Swearing terrible revenge, the headquarters plunged off through the bamboo and lantanas to begin the next ascent. Julie was a much easier proposition than Ong Trinh and within an hour we were at the top. D Company occupied one of the twin peaks and the pioneers cut a landing pad which fitted the Iroquois machines like a glove in the saddle which led to another peak. battalion Headquarters went on to this second peak to make a balanced defensive position. We all dug in vigorously because we knew that the Viet Cong could not only mortar us from nearby but that they could easily observe us from the summit of Nui Thi Vai which dominated the northern horizon.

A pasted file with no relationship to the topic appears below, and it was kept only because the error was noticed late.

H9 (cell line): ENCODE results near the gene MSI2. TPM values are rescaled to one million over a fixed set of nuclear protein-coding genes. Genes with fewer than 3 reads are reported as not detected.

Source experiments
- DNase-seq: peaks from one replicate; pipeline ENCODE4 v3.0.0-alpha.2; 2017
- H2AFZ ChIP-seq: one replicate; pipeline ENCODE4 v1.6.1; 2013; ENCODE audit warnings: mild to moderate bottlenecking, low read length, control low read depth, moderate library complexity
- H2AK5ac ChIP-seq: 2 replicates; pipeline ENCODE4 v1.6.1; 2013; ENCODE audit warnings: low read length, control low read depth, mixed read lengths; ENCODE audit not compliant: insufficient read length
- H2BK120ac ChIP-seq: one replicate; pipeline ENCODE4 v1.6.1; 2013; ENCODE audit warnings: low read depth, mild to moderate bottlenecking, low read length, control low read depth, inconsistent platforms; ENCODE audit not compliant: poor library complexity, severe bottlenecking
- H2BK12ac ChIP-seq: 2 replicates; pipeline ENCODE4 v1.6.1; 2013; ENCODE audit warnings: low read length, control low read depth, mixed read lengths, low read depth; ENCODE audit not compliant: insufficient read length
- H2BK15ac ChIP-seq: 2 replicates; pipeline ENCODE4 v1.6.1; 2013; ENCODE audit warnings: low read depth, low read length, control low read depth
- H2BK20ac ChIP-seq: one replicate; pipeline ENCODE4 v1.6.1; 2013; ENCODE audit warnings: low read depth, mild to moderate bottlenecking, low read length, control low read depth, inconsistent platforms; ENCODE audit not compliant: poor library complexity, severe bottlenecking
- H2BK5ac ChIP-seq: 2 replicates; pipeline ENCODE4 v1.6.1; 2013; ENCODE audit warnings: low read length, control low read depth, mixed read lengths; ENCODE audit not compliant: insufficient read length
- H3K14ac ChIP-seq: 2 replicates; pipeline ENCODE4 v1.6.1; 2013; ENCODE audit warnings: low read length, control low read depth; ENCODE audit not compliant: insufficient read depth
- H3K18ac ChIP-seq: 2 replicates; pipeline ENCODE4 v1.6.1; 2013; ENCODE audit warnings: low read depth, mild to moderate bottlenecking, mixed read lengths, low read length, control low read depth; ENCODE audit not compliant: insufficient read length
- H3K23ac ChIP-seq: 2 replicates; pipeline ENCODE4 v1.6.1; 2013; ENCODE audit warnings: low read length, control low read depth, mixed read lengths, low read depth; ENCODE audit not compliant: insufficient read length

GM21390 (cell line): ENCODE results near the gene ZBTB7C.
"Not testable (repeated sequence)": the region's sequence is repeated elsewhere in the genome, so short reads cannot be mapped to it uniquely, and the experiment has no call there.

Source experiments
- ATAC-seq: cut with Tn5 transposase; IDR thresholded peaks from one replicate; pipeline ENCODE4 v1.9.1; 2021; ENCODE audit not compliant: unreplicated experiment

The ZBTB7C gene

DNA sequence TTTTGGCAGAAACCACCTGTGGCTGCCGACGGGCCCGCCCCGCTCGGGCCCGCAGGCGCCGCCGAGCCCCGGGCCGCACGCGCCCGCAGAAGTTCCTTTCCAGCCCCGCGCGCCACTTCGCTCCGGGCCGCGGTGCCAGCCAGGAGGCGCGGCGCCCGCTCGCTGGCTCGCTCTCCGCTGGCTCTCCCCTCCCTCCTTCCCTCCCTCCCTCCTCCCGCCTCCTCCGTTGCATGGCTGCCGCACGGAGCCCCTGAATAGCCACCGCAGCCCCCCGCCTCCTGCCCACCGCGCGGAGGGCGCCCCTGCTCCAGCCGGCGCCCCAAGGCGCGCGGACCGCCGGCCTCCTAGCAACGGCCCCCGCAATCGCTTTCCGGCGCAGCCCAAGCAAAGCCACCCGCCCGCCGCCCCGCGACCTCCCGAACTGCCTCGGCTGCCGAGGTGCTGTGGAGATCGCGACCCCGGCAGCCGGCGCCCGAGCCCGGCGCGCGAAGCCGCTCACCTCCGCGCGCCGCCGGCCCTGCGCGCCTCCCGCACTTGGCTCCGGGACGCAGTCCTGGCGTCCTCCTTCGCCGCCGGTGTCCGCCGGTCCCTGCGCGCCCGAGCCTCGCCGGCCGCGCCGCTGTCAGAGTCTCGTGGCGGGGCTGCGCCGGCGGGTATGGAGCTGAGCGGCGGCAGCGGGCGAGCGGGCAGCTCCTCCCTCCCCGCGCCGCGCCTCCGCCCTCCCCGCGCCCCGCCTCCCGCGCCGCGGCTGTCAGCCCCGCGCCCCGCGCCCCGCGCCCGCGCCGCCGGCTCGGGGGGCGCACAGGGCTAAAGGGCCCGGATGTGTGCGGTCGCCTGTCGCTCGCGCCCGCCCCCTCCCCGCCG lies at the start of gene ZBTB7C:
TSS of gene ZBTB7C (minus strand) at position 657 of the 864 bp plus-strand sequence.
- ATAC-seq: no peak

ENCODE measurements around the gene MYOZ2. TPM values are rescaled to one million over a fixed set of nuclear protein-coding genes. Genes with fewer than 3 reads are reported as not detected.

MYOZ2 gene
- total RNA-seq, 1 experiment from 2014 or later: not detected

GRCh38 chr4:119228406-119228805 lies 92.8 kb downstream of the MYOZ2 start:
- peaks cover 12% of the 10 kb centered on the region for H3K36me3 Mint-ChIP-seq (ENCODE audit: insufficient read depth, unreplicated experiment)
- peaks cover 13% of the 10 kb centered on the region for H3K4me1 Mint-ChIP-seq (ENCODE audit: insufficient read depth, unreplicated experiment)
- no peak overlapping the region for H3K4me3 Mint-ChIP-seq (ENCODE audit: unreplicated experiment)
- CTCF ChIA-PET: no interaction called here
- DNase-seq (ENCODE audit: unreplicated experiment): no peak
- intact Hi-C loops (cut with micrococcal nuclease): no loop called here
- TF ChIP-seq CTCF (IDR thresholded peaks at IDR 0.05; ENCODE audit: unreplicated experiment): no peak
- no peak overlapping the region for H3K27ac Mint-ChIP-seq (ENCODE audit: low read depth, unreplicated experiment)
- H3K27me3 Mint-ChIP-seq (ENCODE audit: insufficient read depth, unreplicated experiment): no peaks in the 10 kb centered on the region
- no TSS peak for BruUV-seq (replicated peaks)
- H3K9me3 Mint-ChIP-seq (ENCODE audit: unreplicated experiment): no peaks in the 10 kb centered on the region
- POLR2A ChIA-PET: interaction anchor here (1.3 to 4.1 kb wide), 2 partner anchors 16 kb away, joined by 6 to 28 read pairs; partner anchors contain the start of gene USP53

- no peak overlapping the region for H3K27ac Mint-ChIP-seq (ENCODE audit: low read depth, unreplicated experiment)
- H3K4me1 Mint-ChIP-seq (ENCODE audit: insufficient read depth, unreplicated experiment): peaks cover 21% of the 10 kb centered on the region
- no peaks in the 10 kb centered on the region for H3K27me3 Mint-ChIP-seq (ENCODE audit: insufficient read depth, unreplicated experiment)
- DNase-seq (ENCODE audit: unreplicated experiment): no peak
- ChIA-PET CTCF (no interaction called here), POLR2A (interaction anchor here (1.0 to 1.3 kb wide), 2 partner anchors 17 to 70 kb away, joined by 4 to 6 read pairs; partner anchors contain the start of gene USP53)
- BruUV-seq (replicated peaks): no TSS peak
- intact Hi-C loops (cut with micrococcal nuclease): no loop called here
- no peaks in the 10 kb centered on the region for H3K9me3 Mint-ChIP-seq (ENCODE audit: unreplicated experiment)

Late on the morning of October 8th the peaceful atmosphere of the tree covered hill was shattered by the rattle of firing followed by the reverberations of explosions. C Company had swung around to the north-west, crossing the summit of Julie the evening before and were now searching the southern slope of Nui Thi Vai. The forward platoon had found a track which it was climbing when it encountered two Viet Cong trail watchers. The platoon was fired upon and the men leaped off the track to take cover. However, the Viet Cong had booby trapped the likely areas of cover and several of our soldiers were wounded by explosions as two of the traps were sprung. The Viet Cong made their escape while our men were attending to their own wounded. Mortar fire from the helicopter pad on Julie and artillery fire from Route 15 were brought swiftly onto the likely Viet Cong withdrawal routes while C Company prepared a landing zone for the Dust Off aircraft.